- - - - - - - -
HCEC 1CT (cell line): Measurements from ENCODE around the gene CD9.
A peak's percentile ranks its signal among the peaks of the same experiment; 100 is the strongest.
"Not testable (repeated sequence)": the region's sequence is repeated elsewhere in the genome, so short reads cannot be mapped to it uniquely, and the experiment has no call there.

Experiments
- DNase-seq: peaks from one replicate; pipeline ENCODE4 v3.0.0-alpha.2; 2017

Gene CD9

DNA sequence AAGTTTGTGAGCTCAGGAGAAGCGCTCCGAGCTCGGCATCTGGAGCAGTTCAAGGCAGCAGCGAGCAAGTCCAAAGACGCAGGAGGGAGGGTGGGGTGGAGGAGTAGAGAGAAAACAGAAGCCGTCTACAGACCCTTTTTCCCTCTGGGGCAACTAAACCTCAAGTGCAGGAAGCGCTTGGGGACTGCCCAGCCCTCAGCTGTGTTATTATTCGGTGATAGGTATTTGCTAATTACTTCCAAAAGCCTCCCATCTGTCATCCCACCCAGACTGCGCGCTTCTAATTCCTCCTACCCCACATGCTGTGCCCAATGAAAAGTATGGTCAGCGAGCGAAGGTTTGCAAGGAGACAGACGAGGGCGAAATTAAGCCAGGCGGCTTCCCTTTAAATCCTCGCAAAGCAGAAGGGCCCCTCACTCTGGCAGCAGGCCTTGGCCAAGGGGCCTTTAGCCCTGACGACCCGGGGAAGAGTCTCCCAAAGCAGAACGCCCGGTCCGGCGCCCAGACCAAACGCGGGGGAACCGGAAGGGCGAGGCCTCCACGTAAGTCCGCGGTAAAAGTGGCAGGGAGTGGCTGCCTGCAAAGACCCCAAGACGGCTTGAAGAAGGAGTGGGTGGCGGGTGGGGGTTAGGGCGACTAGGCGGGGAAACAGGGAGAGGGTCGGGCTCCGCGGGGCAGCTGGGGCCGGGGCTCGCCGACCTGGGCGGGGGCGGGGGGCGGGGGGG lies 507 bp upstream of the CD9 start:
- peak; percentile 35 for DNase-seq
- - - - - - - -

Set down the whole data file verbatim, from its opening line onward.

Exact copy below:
HCEC 1CT (cell line): Measurements from ENCODE around the gene CD9.
A peak's percentile ranks its signal among the peaks of the same experiment; 100 is the strongest.
"Not testable (repeated sequence)": the region's sequence is repeated elsewhere in the genome, so short reads cannot be mapped to it uniquely, and the experiment has no call there.

Experiments
- DNase-seq: peaks from one replicate; pipeline ENCODE4 v3.0.0-alpha.2; 2017

Gene CD9

DNA sequence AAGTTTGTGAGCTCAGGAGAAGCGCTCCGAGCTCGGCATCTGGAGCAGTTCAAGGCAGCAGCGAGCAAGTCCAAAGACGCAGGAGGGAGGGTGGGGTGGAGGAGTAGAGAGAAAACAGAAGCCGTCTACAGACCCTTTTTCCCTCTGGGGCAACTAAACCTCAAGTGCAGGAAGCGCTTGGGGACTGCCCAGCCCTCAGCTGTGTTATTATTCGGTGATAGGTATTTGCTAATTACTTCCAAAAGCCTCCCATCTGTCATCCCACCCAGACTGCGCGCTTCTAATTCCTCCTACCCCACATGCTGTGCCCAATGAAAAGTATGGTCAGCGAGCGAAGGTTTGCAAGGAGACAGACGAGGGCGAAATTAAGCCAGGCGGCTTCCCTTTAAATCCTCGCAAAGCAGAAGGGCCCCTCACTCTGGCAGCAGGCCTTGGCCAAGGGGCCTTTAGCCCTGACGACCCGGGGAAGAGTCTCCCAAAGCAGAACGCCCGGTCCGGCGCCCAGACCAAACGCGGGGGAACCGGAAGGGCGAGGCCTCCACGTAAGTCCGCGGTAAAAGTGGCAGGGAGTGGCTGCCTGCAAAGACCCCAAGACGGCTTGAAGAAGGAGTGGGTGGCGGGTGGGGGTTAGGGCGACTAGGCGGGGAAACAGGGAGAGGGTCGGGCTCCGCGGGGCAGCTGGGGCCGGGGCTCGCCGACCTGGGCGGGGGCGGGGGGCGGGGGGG lies 507 bp upstream of the CD9 start:
- peak; percentile 35 for DNase-seq